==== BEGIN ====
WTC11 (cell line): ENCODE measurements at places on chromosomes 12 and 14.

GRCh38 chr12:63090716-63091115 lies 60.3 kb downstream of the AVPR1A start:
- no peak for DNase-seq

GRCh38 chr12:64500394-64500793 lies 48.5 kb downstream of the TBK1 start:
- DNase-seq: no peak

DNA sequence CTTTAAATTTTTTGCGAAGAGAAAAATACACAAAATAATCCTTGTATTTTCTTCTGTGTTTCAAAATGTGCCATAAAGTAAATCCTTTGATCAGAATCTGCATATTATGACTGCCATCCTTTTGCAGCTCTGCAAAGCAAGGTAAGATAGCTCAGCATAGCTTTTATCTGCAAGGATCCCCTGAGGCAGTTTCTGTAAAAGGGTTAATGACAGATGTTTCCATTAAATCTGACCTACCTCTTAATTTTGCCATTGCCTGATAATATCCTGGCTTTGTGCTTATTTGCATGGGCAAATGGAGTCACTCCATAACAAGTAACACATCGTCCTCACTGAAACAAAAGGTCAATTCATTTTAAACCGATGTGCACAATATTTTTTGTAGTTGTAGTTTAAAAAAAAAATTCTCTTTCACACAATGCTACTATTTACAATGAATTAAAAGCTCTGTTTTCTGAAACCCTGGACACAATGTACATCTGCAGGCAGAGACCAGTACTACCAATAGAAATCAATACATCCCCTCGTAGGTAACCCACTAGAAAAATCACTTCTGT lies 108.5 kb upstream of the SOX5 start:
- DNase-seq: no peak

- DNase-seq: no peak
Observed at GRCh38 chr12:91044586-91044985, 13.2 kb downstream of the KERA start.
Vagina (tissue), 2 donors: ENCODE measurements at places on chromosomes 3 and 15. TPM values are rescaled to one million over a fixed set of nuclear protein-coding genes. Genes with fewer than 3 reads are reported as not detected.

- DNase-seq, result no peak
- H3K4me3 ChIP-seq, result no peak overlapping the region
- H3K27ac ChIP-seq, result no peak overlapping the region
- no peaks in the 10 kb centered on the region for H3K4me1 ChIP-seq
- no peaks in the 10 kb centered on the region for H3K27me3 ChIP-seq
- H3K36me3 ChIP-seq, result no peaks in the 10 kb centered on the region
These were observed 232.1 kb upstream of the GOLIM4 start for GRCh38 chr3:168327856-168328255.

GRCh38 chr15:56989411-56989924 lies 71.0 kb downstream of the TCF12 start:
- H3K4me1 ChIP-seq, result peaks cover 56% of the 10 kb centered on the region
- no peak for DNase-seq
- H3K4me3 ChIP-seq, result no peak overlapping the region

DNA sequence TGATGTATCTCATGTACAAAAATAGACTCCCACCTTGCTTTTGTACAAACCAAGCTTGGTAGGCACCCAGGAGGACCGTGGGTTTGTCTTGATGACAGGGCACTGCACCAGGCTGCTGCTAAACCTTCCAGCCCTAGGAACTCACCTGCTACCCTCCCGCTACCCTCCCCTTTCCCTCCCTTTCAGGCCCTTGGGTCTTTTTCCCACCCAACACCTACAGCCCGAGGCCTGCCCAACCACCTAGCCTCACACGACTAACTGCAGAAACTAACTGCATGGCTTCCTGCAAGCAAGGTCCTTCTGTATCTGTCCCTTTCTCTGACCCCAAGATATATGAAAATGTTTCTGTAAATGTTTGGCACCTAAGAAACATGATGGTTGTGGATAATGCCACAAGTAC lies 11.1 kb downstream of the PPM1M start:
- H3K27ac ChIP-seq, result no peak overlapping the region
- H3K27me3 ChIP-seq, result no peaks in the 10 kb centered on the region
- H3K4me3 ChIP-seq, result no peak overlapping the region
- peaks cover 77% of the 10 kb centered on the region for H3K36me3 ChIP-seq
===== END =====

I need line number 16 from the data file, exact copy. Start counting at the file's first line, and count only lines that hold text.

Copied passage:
- H3K36me3 ChIP-seq, result no peaks in the 10 kb centered on the region